How Big Data Works: As a Success or Failure

By Jyoti Nigania |Email | Apr 19, 2018 | 9327 Views

Big data is the major field in IT that is going to change many trends in the industry. Their individual applications are ginormous and will start a new era in the technological world. Most companies already understand the importance of using big data to drive insights and decisions and this is already on hype.

Works as Success:

  • Knowledge: Big data is noisy and plentiful. The ability to crystallize a business problem and not boil the ocean is critical to being able to generate rapid and relevant insights, not only the one person is comfortable to use and understand the data, but it is necessarily to be understood by everyone on the same page with an explicit, company-wide model like the set of assumptions about the world or for industry. This should be continuously updated as a new data sheds new light on the real dynamics underlying your business.

  •  Straight Embeddedness: Make sure that data is integrated into every department and function,  so that we can analyze it on the large scale, for instance with a "data" person embedded on each and every team or even better, by having data analytics be part of almost every job.

  • Upright Consistency: There needs to be firm-wide norms about how to interpret data, and there prerequisites to be a reliable and repeatable set of data that the whole firm uses.

  • Merchandising: Merchandising means using presentations and reports to share progress on projects, however, these should also be treated as public accountability and training sessions. CarMax, for example, holds an "open house" every two weeks. These appearances are open to anybody in the company and many C-suite leaders regularly attend and provide feedback. These sessions not only create a systematic and laborious approach to handling projects, but also help to create a culture centered on using data to move projects forward.

Works as Failure:
  • Intellectual Inaction: If the company has already been successful without using data analytics, be aware that the switch will be harder for you than most. Managers will have to let go of decision-making processes that have worked for them in the past and learn how to use data analytics instead.  Intellectual inaction might also be a problem if data is in a silo like if only part of a firm uses data.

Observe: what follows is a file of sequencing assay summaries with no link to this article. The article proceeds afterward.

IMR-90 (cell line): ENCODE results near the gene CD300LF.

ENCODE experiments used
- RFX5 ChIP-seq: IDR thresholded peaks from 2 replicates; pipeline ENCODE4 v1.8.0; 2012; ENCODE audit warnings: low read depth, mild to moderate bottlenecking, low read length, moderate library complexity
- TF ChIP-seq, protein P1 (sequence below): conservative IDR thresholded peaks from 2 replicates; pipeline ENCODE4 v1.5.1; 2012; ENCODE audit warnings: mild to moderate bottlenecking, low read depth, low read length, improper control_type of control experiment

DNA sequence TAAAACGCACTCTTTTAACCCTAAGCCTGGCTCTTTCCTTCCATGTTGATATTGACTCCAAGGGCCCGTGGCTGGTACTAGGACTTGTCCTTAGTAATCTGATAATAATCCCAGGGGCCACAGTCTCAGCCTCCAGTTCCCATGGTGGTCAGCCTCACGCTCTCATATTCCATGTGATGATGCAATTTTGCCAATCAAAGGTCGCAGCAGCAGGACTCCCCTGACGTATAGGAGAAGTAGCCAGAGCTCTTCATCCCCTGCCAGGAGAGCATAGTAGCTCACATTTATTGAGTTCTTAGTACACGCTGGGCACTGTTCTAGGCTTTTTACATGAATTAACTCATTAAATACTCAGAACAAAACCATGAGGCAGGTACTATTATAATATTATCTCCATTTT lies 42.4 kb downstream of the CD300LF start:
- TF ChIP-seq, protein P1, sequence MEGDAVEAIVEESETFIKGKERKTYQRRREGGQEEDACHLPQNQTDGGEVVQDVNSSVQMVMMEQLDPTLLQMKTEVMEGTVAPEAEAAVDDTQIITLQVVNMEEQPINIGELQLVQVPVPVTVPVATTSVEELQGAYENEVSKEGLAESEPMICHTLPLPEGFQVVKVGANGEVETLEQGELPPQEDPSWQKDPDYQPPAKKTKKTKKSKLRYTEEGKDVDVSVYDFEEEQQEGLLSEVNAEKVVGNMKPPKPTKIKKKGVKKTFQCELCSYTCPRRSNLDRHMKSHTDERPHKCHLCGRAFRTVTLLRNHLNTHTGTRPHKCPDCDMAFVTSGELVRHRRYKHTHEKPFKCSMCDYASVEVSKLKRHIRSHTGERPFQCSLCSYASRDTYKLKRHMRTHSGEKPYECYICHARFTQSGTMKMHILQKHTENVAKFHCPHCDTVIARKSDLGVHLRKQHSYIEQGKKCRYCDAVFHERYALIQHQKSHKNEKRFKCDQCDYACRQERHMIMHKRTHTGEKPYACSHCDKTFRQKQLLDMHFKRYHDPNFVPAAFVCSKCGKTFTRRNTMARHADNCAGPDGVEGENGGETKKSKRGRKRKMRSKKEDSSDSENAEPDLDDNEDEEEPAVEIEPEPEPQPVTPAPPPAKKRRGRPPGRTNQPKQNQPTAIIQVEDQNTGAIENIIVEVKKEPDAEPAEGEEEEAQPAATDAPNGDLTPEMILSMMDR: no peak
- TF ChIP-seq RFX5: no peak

• Ambiguous Results: Without clear and constant Key Performance Metrics (KPMs), management won't know how to start applying insights gained from data or be able to measure success. Even if you start out with clear KPMs, keep in mind that the process of analyzing the data may need to change. Consider leading television networks such as HBO, Showtime, ESPN and Comedy Central. When these networks introduced their apps, it unexpectedly shifted them from business to business to business to consumer. When your customer is no longer other businesses (cable companies, in ESPN's case) but individual consumers, your KPMs necessarily change.

  • Complication of Glitches: In discussions, some leaders admitted that they were less likely to use data to drive their decisions when the problem was very multifaceted. However, this is exactly the time that data analytics is most useful. The key is to break the tricky down into small enough component parts so that data becomes useful once again.

Data analytics isn't about accomplishing excellence rather it's about the journey of hasty prototyping, it adds more data that one can use to update their mental model. Don't requisite vast resources to do this well just initial point and a methodical tactic.

Source: HOB